If You Want to Go Far, Go Together

President of BYU Alumni Association

August 16, 2018

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May your positive memories of BYU stay with you throughout your life. May your BYU connections continue to be a strong influence in all that you do. May you know that you will always be welcome here on campus on this consecrated ground.

What a great day! It is an inspiring sight to see all of you here today to celebrate both an end and a beginning! I want you to know that blue is my favorite color, so I know I am in the right place today.

I was also an August BYU grad, exactly thirty years ago. I am glad we can celebrate together today.

As we have just been so beautifully taught by President Worthen, you have all entered and learned, and now it is time to go forth and serve. I say this to all of you and to each of you. Your future is radiant with promise and with opportunity, and the world needs you.

I love BYU! BYU exists to provide an outstanding education in an atmosphere of faith. But I believe BYU also exists because of the opportunity that it provides to connect us with others.

I speak to you today on behalf of the BYU Alumni Association. Our motto is Connected for Good. I want to share with you what I think that means.

My dad and my mom met at BYU in a class called Your Religious Problems. They were married a short time later, which, I suppose, solved their religious problems.

They followed the example of their parents—all BYU graduates. Orval Hafen attended “the BYU” in the 1920s. He was part of BYU’s debate team. He ran for student body president, and he lost! But it wasn’t all bad. He met Ruth Clark, who, he wrote, “rather shied away from my attentions, but artful little rascal that she was, gave me just enough encouragement to keep me in misery” (Orval Hafen, Journal, vol. 1, 4; in possession of the author). So even though he lost the election at BYU, he won Ruth Clark’s heart, and they were married.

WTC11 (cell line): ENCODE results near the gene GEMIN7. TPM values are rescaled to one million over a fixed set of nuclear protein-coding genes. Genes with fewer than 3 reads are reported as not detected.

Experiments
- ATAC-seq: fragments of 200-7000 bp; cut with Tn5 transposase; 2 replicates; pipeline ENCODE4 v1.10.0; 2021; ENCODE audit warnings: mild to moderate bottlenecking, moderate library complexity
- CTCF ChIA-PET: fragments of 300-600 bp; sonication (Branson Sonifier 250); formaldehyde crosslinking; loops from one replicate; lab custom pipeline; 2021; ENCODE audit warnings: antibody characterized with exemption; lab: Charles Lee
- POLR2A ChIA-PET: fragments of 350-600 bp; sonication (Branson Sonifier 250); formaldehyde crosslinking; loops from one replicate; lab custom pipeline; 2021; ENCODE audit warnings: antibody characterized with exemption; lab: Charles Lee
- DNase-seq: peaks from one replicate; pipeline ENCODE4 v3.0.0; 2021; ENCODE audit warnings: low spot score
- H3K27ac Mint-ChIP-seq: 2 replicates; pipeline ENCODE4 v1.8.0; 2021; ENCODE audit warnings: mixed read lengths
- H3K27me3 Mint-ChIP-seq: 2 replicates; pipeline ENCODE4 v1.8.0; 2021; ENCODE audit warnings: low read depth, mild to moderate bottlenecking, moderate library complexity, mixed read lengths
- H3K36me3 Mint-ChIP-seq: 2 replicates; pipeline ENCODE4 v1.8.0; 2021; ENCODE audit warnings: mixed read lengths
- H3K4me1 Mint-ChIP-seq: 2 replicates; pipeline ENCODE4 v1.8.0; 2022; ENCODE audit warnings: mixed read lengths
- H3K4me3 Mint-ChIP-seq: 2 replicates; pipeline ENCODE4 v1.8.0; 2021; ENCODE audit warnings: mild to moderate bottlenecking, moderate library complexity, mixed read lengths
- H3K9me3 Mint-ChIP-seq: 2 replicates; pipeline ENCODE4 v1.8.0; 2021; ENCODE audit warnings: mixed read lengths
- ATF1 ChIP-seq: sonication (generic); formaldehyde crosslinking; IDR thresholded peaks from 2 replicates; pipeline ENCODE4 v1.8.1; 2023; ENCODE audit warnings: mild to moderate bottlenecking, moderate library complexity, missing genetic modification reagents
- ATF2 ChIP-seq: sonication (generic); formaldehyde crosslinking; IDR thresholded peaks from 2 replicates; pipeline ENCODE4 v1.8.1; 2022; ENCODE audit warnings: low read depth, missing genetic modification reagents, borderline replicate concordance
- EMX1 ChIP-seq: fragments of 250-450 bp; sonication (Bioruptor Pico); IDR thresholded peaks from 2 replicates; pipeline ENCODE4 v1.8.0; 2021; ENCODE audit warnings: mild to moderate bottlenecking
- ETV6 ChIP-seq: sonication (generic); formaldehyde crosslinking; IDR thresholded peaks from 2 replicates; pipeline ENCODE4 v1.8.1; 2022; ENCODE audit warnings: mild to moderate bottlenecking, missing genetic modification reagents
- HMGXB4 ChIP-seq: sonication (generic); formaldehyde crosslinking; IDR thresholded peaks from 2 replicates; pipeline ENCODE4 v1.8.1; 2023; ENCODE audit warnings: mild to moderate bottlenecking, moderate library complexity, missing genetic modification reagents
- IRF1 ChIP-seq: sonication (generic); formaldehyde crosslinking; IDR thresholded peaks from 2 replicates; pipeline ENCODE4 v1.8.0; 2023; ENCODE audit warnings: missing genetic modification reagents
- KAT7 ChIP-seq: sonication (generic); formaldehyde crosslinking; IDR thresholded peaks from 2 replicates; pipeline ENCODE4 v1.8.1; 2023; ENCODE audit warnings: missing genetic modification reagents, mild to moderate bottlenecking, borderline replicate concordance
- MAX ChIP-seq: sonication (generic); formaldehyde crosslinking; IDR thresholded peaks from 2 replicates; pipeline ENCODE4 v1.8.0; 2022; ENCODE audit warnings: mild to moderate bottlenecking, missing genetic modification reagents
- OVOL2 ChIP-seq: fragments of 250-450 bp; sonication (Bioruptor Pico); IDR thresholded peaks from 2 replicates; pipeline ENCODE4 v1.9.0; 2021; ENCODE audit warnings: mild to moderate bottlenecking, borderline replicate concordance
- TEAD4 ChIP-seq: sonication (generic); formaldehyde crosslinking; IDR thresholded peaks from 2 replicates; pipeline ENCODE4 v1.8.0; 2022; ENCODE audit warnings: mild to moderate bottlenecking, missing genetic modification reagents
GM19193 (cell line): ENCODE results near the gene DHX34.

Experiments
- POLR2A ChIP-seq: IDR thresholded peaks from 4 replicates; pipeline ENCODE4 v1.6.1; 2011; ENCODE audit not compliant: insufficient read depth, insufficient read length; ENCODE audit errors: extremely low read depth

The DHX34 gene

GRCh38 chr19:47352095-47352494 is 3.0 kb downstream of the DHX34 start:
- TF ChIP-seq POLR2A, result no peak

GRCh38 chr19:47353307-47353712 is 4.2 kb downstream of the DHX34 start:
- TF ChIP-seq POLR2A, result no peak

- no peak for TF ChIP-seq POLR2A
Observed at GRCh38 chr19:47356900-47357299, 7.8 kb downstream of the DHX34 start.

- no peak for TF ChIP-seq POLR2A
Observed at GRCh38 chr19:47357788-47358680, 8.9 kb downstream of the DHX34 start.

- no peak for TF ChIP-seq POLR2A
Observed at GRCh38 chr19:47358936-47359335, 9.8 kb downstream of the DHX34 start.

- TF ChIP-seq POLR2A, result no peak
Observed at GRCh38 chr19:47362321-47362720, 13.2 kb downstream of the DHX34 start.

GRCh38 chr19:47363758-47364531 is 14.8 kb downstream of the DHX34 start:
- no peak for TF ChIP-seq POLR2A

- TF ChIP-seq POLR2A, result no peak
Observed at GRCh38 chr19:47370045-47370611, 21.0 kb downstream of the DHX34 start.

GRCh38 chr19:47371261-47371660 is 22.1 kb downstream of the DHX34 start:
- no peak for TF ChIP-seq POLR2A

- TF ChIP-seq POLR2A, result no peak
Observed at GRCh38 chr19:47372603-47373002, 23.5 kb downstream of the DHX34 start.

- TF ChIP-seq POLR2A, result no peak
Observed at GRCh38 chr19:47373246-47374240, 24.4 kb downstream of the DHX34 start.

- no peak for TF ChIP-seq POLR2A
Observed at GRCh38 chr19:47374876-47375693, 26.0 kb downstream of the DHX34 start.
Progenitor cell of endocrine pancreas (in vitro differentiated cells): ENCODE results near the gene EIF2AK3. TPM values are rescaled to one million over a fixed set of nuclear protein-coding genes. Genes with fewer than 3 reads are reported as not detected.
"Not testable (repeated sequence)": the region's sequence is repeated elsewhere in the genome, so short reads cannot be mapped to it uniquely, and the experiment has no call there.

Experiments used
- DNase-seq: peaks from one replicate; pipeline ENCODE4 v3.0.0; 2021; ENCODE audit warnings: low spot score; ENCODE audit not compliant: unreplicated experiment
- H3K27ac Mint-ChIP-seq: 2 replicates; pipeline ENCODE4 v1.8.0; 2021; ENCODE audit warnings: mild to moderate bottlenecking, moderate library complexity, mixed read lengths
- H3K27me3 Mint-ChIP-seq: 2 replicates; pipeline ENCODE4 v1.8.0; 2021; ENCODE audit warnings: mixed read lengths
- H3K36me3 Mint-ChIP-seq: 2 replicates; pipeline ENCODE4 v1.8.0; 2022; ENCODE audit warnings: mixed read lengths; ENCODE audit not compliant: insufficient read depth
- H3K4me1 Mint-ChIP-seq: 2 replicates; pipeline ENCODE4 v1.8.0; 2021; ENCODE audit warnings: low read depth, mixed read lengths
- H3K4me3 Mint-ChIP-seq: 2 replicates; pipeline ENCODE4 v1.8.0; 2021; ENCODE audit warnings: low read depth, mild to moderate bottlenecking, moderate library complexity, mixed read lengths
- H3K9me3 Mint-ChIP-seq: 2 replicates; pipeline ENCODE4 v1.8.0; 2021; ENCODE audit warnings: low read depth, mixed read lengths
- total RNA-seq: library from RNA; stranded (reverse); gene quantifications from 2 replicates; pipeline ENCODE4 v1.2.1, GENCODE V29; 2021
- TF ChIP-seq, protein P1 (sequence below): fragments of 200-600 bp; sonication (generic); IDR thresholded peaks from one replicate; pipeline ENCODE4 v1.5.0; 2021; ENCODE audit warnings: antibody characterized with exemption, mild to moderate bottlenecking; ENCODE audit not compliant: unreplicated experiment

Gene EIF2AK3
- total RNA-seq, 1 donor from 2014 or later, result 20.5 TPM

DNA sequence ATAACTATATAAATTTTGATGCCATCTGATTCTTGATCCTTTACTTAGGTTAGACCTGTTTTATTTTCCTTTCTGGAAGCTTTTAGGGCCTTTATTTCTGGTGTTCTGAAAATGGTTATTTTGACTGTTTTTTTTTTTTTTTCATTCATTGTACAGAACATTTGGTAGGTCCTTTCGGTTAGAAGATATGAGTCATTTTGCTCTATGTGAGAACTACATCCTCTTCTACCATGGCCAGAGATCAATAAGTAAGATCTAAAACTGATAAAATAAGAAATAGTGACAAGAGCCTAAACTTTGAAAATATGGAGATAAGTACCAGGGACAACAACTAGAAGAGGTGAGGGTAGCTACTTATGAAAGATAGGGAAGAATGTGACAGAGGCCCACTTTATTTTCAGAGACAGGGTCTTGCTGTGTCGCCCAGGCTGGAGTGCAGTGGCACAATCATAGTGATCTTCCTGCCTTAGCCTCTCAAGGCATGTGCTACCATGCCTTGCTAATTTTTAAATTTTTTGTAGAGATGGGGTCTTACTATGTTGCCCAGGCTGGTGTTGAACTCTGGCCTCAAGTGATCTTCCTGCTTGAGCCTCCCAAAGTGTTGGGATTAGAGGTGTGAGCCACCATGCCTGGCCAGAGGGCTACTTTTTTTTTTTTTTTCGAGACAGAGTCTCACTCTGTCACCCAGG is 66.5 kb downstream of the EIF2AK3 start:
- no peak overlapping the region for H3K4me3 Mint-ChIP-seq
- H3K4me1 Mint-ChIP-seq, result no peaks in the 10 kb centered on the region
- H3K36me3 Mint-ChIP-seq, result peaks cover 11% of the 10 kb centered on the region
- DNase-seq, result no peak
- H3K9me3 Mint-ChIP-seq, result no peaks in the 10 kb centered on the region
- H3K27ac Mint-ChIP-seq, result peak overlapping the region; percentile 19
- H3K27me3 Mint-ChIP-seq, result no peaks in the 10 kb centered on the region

My mom’s mom, Trudy Kartchner, grew up poor in Colonia Juárez, Mexico. With the encouragement of her high school religion teacher, she wrote a letter to BYU president Franklin S. Harris, who responded with a scholarship offer for tuition and a job to earn money for rent and food. She went to class for six months and then she worked for six months until finally she graduated. In her own words, “Being on the BYU campus was a time I enjoyed more than any other in my life. . . . I wouldn’t have missed that for anything” (“The Life Stories of Gertrude Skousen and Ray William Kartchner,” 43; in possession of the author). I hope each of you graduates have similar feelings about your time here.

Trudy met her husband, Ray, at BYU. Ray attended BYU during the Depression. He worked his way through school by washing test tubes in the biology lab for twenty-five cents an hour. He got a degree in biology and was a member of BYU’s tennis team.

In the summer of 1987, I met my wife, Joy, here on what was supposed to be a group night hike to the Y that ended up being just the two of us. That was okay with me, and it solved one of my most pressing religious problems. She was, without a doubt, my very best BYU connection.

But when we talk about our BYU connections, we aren’t only talking about relatives. I first connected with President Kevin J Worthen when he was my state and local government professor at the BYU Law School almost thirty years ago. And yes, he was presidential even back then.